Paul Greengrass's restrained and haunting film about the hijacked United Airlines flight that crashed in Pennsylvania on 11 September 2001 was named film of the year by British critics last night.
The film beat its hotly tipped rival The Queen, Pedro Almodovar's Volver and Little Miss Sunshine to take the top film title at the annual London Film Critics' Circle Awards.
Greengrass, whose previous work includes Bloody Sunday and The Bourne Identity, was named best director, a category in which he has also been nominated for an Oscar. His movie was widely praised for its artfulness and sensitivity. Greengrass was also named British producer of the year with colleagues Lloyd Levin, Tim Bevan and Eric Fellner.
Marianne Gray, the awards' chair, said the votes for United 93 were overwhelming. "It's an incredibly good film. It's beautifully acted by unknown people so you don't have any of the agenda that comes with stars. It's perfectly directed by Paul Greengrass and it's a ripping story. It's an accurate, never boring depiction of what it must really have been like that's more exciting than any number of epics."
However, The Queen, which depicts the events of the week after the death of Diana, Princesss of Wales, continued its run of recent success, including two Golden Globes, to triumph in four categories including British film of the year. Stephen Frears was named British director of the year, Peter Morgan took the screenwriting honour and Helen Mirren, who played the central role, was hailed as British actress of the year.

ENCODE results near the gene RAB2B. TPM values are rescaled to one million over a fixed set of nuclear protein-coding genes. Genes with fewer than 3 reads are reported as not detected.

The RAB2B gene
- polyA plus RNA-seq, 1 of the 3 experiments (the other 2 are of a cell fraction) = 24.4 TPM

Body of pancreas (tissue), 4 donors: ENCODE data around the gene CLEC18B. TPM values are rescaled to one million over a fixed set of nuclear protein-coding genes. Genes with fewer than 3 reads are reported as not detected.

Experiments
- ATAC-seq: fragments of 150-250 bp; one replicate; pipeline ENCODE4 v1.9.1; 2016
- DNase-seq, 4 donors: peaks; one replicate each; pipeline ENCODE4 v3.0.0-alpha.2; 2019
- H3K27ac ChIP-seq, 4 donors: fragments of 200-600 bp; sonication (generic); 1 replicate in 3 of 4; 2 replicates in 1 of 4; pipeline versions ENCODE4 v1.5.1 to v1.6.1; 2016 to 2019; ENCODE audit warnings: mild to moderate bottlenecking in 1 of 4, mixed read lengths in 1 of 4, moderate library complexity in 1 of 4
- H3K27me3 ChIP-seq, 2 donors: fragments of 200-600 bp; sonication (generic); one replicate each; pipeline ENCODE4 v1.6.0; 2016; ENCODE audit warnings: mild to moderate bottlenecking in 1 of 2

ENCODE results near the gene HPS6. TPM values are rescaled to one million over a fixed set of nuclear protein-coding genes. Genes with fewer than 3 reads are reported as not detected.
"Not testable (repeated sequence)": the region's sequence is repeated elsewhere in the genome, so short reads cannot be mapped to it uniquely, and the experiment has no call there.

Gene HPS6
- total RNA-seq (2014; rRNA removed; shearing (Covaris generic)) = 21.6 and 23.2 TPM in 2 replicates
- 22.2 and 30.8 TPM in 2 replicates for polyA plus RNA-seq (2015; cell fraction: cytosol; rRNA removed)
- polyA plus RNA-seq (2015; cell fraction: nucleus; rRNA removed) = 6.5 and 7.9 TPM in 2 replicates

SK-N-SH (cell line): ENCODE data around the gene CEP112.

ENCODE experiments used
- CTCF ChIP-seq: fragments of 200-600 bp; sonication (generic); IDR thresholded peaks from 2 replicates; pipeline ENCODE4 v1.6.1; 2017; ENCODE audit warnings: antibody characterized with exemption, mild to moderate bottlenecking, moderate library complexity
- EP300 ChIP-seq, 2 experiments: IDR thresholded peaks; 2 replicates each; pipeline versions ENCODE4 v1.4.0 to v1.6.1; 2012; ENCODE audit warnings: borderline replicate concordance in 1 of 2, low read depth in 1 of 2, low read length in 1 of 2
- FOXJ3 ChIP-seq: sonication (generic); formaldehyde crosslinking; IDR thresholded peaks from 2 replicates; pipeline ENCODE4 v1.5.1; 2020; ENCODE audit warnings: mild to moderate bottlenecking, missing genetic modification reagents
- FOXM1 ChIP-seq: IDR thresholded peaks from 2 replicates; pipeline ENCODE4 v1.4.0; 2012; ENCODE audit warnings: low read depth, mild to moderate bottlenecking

Marianne Gray said Mirren gave a "mesmerising" performance. "The Queen symbolises everything that is right with the British film industry at the moment and it is great to see that it can compete with the best that Hollywood can offer."
Although Meryl Streep took the actress of the year prize, Mirren's should not be seen as a consolation prize, Ms Gray said.
In other categories, there were wins for newcomers and industry veterans. Forrest Whitaker was named actor of the year for his role as the Ugandan dictator Idi Amin in The Last King of Scotland. Toby Jones was named best British actor for a performance as the writer Truman Capote in the film Infamous, and Emily Blunt was declared the best British supporting actress for The Devil Wears Prada. Andrea Arnold was British newcomer of the year for Red Road, about a CCTV operator. The film also won the grand jury prize at the Cannes Film Festival.
Michael Caine took the best supporting British actor award for The Prestige, a story about rival magicians.
The full list of winners
British producer of the year:
Paul Greengrass, Lloyd Levin, Tim Bevan and Eric Fellner for United 93
Screenwriter of the year:
Peter Morgan for The Queen
British newcomer of the year:
Andrea Arnold for Red Road
British actress in a supporting role:
Emily Blunt for The Devil Wears Prada
British actor in a supporting role:
Sir Michael Caine for The Prestige
British actor of the year:
Toby Jones for Infamous
Stephen Frears for The Queen
Helen Mirren for The Queen
Actress of the year:
Meryl Streep for The Devil Wears Prada
Actor of the year:
Forest Whitaker for The Last King of Scotland
Director of the year:
Paul Greengrass for United 93
Attenborough Award for British film of the year:
Film of the year:
Dilys Powell Award:
Leslie PhillipsReuse content